Groundbreaking Feminist Artists Are Now Portrayed as Graphic Novel Heroines 

The Women Who Changed Art Forever Guerrilla Girls drawing

In The Women Who Changed Art Forever (Laurence King Publishing), two Italian and, notably, female professionals — Valentina Grande, a writer, and Eva Rossetti, an illustrator and graphic designer — deploy the graphic novel to new ends. Rather than weave an illustrated tale of intergalactic or mutant supermen fighting dark lords, Grande and Rosetti portray very real super-heroines, retelling in each frame the recent history of feminism and reminding us of women artists who have defied the forces of patriarchal tyranny from the 1960s to the present. 

The Women Who Changed Art Forever, written by Valentina Grande and illustrated by Eva Rossetti
Panels depicting 1960s street protests (above) and the Guerrilla Girls art collective (top) in The Women Who Changed Art Forever, illustrated by Eva Rossetti and written by Valentina Grande

The Women Who Changed Art Forever includes four vignettes presenting the imagined ruminations and factual careers of famous feminist creators: the radical 1980s art collective Guerrilla Girls; the very public icon Judy Chicago; Faith Ringgold, one of the earliest Black Lives activists; and Ana Mendieta, a Cuban émigré painter, sculpture and performance artist whose art star spouse, Carl Andre, was tried not once but twice for her 1985 death in a fall from their 34th-floor New York City apartment. 

Loosely defined, graphic novels are stories, either fictive or true but usually complex, with lush illustrations, text and dialogue bubbles driving the narrative.

It’s not a new idea; the format existed long before the term was popularized in the 1980s. Medieval illuminated manuscripts, William Blake’s 1794 Europe a Prophecy and Richard Outcault’s 1897 collected comic-strip series The Yellow Kid are just a few of the precursors to today’s ultra-hip, critically acclaimed graphic novels, like Watchmen, The Dark Knight Returns and the brilliant, dark historical Maus.  

Judy Chicago in The Women Who Changed Art Forever, written by Valentina Grande and illustrated by Eva Rossetti
Judy Chicago‘s chapter is titled “Pride in the Body.”

Not incidental to the conception of The Women Who Changed Art Forever is the dominance of male creators in this genre and dude-dominated yarns. In a conversation with Introspective from her home in Rome, Rossetti echoes Grande’s statement in the foreword: Although the four heroines of the chapters that form the backbone of the book were carefully selected as exemplary, she notes, “thousands of women across the world are the protagonists. We wanted this to be an illustrated story of the culture-altering role of feminist artists in reshaping attitudes not just about gender but also about equity for all kinds of difference.”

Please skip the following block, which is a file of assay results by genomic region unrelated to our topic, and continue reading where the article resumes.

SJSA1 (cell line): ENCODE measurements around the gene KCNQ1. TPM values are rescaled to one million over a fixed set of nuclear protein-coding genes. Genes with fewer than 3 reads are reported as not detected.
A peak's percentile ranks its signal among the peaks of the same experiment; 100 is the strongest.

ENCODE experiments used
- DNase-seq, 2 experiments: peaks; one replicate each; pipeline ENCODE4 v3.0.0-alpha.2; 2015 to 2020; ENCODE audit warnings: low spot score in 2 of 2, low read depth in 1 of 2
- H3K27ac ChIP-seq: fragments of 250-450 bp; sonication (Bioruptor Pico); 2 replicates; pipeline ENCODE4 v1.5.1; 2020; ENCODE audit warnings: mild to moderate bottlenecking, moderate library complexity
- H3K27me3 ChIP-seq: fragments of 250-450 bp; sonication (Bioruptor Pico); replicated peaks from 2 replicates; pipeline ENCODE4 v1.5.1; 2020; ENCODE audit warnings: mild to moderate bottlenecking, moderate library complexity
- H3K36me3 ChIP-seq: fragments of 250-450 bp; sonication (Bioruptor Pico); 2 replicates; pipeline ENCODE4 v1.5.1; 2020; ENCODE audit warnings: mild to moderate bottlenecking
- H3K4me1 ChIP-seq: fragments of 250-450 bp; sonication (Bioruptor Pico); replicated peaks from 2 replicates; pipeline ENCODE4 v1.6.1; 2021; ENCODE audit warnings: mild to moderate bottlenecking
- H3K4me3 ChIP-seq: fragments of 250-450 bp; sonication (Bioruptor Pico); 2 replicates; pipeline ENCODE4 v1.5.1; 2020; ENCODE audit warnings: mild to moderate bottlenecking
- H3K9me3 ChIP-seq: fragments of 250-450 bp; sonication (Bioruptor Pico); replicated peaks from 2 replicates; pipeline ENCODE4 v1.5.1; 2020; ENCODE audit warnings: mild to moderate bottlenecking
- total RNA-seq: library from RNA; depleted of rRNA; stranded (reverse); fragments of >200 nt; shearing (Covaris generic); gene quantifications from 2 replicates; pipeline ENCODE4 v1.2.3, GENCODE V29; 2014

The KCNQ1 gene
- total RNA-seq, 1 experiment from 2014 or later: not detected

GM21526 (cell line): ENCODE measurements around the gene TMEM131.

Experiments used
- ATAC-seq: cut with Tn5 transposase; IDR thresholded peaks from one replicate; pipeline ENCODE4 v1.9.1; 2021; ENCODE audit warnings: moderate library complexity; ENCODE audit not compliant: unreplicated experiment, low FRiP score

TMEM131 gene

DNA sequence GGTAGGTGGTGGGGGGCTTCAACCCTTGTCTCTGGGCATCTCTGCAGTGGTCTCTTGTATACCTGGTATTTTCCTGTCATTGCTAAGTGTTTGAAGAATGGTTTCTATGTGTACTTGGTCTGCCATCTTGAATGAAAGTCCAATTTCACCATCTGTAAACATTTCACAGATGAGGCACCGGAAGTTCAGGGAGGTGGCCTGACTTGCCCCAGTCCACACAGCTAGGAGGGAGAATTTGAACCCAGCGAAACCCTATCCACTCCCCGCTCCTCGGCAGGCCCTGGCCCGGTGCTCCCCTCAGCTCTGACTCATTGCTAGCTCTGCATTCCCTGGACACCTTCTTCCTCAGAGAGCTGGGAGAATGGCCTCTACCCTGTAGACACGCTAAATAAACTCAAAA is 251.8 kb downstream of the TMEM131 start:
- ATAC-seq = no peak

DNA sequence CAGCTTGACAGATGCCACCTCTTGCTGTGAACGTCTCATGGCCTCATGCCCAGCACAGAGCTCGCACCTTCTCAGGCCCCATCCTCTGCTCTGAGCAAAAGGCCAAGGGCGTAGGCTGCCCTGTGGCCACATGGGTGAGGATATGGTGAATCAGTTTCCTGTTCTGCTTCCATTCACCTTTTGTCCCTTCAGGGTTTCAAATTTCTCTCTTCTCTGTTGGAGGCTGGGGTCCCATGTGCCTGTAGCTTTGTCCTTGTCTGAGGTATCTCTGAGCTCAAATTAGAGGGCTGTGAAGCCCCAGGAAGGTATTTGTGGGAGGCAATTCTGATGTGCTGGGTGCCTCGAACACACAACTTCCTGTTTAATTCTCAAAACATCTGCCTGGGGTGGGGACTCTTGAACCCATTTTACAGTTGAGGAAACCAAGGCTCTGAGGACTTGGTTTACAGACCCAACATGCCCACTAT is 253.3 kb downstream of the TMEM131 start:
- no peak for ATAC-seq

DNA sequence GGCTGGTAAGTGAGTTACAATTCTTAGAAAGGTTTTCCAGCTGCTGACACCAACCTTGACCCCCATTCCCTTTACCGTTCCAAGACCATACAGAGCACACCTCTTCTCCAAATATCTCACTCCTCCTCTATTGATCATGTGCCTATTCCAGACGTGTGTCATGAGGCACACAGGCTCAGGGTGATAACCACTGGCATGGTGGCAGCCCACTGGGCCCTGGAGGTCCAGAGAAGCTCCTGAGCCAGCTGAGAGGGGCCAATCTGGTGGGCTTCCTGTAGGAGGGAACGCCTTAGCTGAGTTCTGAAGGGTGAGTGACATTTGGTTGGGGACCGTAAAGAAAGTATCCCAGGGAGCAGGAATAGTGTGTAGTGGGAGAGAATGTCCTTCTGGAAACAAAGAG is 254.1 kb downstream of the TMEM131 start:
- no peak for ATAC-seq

Illustrations move from skilled liming to fast comic-book caricatures. We watch an already famous Judy Chicago taking a 1985 walk and reminiscing about her youthful arc into feminism. We meet Chicago in 1971 as the frizzy-haired founder of the first feminist studies program at Fresno State, telling a gaggle of coeds she finds banter about boyfriends, hairdos and fashion boring and betraying a lack of curiosity.

Faith Ringgold in The Women Who Changed Art Forever, written by Valentina Grande and illustrated by Eva Rossetti
Faith Ringgold‘s chapter is “A Voice for African-American Women.”

We see African American artist Faith Ringgold (now in her 90s) grow into self-awareness, founding the 1970 Women, Students and Artists for Black Art Liberation collective and recalling her epiphanic entry into Black and feminist activism. Ringgold is depicted in front of a generic museum (likely a reference to 1968 demonstrations outside the Whitney Museum of American Art protesting its overly white offerings), as the institution bigwigs finally agree to hear the Black male protestors.

The focus of Ana Mendieta’s chapter is not her tragic death. Rather, we see her as a child, airlifted out of Cuba as part of the Peter Pan project after Castro’s takeover, and later watch her artistic and political identity evolve as she reconnects with her body and explores its ties to the earth.

We learn that the Guerrilla Girls opted for anonymity in rebelling against art history’s singular male focus, and we see them don increasingly fierce primate masks while covering New York streets with artfully designed paste-up posters detailing museums’ and galleries’ biases against women. 

Drawings and text pay tribute to other movement notables, as well, including Yoko Ono, depicted in her 1964 performance work Cut Piece, and radical Black lesbian poet and theorist AUDRE LORDE.

You could, of course, read articles on the impact of feminist art and action, heavily footnoted and surgically parsing the issues in peer-reviewed journals, as this writer often does. But here is a graphic novel that relates its complex heroines’ tales accurately, charmingly and accessibly.

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